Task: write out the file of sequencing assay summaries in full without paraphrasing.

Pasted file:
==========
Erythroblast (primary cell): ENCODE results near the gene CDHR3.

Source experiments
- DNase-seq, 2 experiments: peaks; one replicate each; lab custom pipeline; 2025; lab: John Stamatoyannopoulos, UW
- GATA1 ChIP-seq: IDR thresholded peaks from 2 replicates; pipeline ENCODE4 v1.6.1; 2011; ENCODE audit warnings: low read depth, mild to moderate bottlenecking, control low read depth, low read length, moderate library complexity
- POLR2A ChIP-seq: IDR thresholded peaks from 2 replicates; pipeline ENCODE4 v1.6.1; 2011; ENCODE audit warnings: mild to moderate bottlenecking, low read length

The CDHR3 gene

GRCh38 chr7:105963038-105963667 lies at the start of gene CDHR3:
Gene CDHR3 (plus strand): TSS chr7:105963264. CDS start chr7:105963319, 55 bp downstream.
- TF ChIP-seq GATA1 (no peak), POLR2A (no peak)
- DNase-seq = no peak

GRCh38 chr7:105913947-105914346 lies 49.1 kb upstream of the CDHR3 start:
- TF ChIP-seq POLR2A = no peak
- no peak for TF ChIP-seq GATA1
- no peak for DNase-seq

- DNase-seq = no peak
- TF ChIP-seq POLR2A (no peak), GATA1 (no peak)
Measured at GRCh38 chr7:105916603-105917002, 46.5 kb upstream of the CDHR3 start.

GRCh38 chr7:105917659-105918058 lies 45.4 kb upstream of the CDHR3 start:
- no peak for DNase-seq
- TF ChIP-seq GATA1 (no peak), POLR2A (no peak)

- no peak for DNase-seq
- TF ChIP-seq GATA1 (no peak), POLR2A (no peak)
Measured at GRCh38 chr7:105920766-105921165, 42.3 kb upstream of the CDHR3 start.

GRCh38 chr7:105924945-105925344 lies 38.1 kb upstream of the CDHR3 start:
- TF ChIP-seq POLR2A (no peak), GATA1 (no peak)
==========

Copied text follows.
Erythroblast (primary cell): ENCODE results near the gene CDHR3.

Source experiments
- DNase-seq, 2 experiments: peaks; one replicate each; lab custom pipeline; 2025; lab: John Stamatoyannopoulos, UW
- GATA1 ChIP-seq: IDR thresholded peaks from 2 replicates; pipeline ENCODE4 v1.6.1; 2011; ENCODE audit warnings: low read depth, mild to moderate bottlenecking, control low read depth, low read length, moderate library complexity
- POLR2A ChIP-seq: IDR thresholded peaks from 2 replicates; pipeline ENCODE4 v1.6.1; 2011; ENCODE audit warnings: mild to moderate bottlenecking, low read length

The CDHR3 gene

GRCh38 chr7:105963038-105963667 lies at the start of gene CDHR3:
Gene CDHR3 (plus strand): TSS chr7:105963264. CDS start chr7:105963319, 55 bp downstream.
- TF ChIP-seq GATA1 (no peak), POLR2A (no peak)
- DNase-seq = no peak

GRCh38 chr7:105913947-105914346 lies 49.1 kb upstream of the CDHR3 start:
- TF ChIP-seq POLR2A = no peak
- no peak for TF ChIP-seq GATA1
- no peak for DNase-seq

- DNase-seq = no peak
- TF ChIP-seq POLR2A (no peak), GATA1 (no peak)
Measured at GRCh38 chr7:105916603-105917002, 46.5 kb upstream of the CDHR3 start.

GRCh38 chr7:105917659-105918058 lies 45.4 kb upstream of the CDHR3 start:
- no peak for DNase-seq
- TF ChIP-seq GATA1 (no peak), POLR2A (no peak)

- no peak for DNase-seq
- TF ChIP-seq GATA1 (no peak), POLR2A (no peak)
Measured at GRCh38 chr7:105920766-105921165, 42.3 kb upstream of the CDHR3 start.

GRCh38 chr7:105924945-105925344 lies 38.1 kb upstream of the CDHR3 start:
- TF ChIP-seq POLR2A (no peak), GATA1 (no peak)